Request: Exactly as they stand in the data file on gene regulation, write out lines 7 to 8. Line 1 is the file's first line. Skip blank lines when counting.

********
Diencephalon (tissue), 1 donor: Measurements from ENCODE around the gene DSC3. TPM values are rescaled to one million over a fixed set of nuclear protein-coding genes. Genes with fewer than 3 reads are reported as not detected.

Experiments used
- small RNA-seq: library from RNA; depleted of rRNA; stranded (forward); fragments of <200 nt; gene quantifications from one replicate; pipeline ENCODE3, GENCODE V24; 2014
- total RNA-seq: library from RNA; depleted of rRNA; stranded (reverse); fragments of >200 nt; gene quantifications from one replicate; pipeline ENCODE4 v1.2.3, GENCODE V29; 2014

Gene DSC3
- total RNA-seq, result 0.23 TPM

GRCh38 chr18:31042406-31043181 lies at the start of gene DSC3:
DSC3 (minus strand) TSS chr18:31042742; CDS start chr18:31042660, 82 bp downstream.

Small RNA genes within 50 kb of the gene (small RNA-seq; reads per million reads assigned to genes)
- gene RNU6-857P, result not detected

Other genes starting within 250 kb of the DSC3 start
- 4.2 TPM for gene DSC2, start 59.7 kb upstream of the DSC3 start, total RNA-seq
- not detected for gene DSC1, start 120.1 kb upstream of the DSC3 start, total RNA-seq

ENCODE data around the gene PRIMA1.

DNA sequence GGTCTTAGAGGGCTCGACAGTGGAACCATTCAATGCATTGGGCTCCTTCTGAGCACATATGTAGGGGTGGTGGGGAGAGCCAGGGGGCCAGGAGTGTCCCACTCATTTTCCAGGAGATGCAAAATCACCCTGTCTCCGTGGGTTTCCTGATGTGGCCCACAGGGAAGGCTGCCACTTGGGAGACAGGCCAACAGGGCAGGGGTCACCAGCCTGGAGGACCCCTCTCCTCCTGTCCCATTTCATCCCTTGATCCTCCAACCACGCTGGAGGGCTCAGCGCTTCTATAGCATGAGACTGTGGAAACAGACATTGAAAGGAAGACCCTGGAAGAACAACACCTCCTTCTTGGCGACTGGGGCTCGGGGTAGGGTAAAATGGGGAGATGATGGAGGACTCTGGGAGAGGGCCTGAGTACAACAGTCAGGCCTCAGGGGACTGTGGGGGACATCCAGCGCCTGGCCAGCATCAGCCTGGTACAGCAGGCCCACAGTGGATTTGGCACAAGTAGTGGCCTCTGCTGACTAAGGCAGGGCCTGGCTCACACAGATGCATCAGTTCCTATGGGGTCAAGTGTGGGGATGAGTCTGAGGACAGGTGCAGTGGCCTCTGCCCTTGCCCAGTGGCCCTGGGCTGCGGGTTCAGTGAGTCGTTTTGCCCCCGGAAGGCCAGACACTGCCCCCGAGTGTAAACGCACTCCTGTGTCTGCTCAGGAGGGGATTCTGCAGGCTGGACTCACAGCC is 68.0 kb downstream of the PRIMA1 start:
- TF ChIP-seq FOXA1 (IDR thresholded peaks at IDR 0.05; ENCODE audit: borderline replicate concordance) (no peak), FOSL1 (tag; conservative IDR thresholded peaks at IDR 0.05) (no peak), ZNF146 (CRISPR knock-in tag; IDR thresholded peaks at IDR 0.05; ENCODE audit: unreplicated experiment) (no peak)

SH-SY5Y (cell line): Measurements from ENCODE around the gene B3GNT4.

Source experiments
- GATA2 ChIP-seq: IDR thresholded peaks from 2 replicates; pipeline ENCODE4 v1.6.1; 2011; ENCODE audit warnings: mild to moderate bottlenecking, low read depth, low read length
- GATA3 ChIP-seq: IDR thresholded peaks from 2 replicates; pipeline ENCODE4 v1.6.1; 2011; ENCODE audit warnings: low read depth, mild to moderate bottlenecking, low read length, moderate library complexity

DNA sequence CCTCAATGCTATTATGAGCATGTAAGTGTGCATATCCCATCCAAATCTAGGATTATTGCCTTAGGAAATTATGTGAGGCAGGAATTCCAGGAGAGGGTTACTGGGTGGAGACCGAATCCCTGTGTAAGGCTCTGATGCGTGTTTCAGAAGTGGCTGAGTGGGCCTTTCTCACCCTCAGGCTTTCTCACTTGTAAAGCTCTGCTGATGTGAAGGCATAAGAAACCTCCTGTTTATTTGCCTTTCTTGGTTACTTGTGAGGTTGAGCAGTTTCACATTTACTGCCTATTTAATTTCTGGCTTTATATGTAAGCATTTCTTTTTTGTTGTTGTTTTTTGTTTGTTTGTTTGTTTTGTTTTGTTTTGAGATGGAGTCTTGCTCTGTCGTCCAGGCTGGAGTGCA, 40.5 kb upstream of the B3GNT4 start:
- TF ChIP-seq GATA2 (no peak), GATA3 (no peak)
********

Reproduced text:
GRCh38 chr18:31042406-31043181 lies at the start of gene DSC3:
DSC3 (minus strand) TSS chr18:31042742; CDS start chr18:31042660, 82 bp downstream.